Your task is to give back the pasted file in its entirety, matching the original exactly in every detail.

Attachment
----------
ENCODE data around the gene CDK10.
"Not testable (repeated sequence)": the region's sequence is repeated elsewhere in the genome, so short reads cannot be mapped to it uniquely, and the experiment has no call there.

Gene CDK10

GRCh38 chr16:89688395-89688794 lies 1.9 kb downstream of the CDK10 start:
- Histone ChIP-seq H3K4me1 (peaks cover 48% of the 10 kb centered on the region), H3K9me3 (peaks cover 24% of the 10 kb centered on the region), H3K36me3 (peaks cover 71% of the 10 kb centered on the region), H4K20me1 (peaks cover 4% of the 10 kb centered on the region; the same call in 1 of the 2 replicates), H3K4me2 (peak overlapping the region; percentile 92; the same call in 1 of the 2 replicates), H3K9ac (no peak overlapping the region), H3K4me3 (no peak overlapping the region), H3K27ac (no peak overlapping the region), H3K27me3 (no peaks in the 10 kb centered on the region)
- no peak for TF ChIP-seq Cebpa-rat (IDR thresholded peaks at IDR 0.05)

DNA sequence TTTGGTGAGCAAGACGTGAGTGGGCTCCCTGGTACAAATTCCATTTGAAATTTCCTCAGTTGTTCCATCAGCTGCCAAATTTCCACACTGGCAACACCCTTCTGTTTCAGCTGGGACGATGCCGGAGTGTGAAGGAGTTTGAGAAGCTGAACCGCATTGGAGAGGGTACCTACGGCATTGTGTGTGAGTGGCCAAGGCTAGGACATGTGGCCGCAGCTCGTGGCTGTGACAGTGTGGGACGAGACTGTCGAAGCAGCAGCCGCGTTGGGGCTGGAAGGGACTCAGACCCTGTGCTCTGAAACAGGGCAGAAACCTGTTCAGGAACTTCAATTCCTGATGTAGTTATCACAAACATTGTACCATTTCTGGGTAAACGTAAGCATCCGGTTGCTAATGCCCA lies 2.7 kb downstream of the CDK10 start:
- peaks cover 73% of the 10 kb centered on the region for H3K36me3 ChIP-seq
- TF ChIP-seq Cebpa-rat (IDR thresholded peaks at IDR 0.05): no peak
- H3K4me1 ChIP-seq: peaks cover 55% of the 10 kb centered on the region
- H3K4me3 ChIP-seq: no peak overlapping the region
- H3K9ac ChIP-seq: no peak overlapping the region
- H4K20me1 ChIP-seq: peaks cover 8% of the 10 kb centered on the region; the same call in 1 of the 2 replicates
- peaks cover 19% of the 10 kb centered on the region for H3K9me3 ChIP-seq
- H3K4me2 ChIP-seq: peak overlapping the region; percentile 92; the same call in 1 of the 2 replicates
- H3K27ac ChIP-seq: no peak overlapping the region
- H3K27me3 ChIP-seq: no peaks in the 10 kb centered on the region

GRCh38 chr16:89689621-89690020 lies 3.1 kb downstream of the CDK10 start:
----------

ENCODE data around the gene CDK10.
"Not testable (repeated sequence)": the region's sequence is repeated elsewhere in the genome, so short reads cannot be mapped to it uniquely, and the experiment has no call there.

Gene CDK10

GRCh38 chr16:89688395-89688794 lies 1.9 kb downstream of the CDK10 start:
- Histone ChIP-seq H3K4me1 (peaks cover 48% of the 10 kb centered on the region), H3K9me3 (peaks cover 24% of the 10 kb centered on the region), H3K36me3 (peaks cover 71% of the 10 kb centered on the region), H4K20me1 (peaks cover 4% of the 10 kb centered on the region; the same call in 1 of the 2 replicates), H3K4me2 (peak overlapping the region; percentile 92; the same call in 1 of the 2 replicates), H3K9ac (no peak overlapping the region), H3K4me3 (no peak overlapping the region), H3K27ac (no peak overlapping the region), H3K27me3 (no peaks in the 10 kb centered on the region)
- no peak for TF ChIP-seq Cebpa-rat (IDR thresholded peaks at IDR 0.05)

DNA sequence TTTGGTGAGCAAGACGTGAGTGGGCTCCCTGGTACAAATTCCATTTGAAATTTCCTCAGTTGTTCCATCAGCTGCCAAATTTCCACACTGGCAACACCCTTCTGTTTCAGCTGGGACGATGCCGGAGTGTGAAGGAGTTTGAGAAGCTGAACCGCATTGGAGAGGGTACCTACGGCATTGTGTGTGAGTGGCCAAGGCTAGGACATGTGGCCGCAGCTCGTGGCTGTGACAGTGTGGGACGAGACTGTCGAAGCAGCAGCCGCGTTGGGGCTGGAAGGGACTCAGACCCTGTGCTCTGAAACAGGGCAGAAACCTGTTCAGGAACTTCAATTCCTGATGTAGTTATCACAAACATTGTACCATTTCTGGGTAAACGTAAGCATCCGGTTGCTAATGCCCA lies 2.7 kb downstream of the CDK10 start:
- peaks cover 73% of the 10 kb centered on the region for H3K36me3 ChIP-seq
- TF ChIP-seq Cebpa-rat (IDR thresholded peaks at IDR 0.05): no peak
- H3K4me1 ChIP-seq: peaks cover 55% of the 10 kb centered on the region
- H3K4me3 ChIP-seq: no peak overlapping the region
- H3K9ac ChIP-seq: no peak overlapping the region
- H4K20me1 ChIP-seq: peaks cover 8% of the 10 kb centered on the region; the same call in 1 of the 2 replicates
- peaks cover 19% of the 10 kb centered on the region for H3K9me3 ChIP-seq
- H3K4me2 ChIP-seq: peak overlapping the region; percentile 92; the same call in 1 of the 2 replicates
- H3K27ac ChIP-seq: no peak overlapping the region
- H3K27me3 ChIP-seq: no peaks in the 10 kb centered on the region

GRCh38 chr16:89689621-89690020 lies 3.1 kb downstream of the CDK10 start: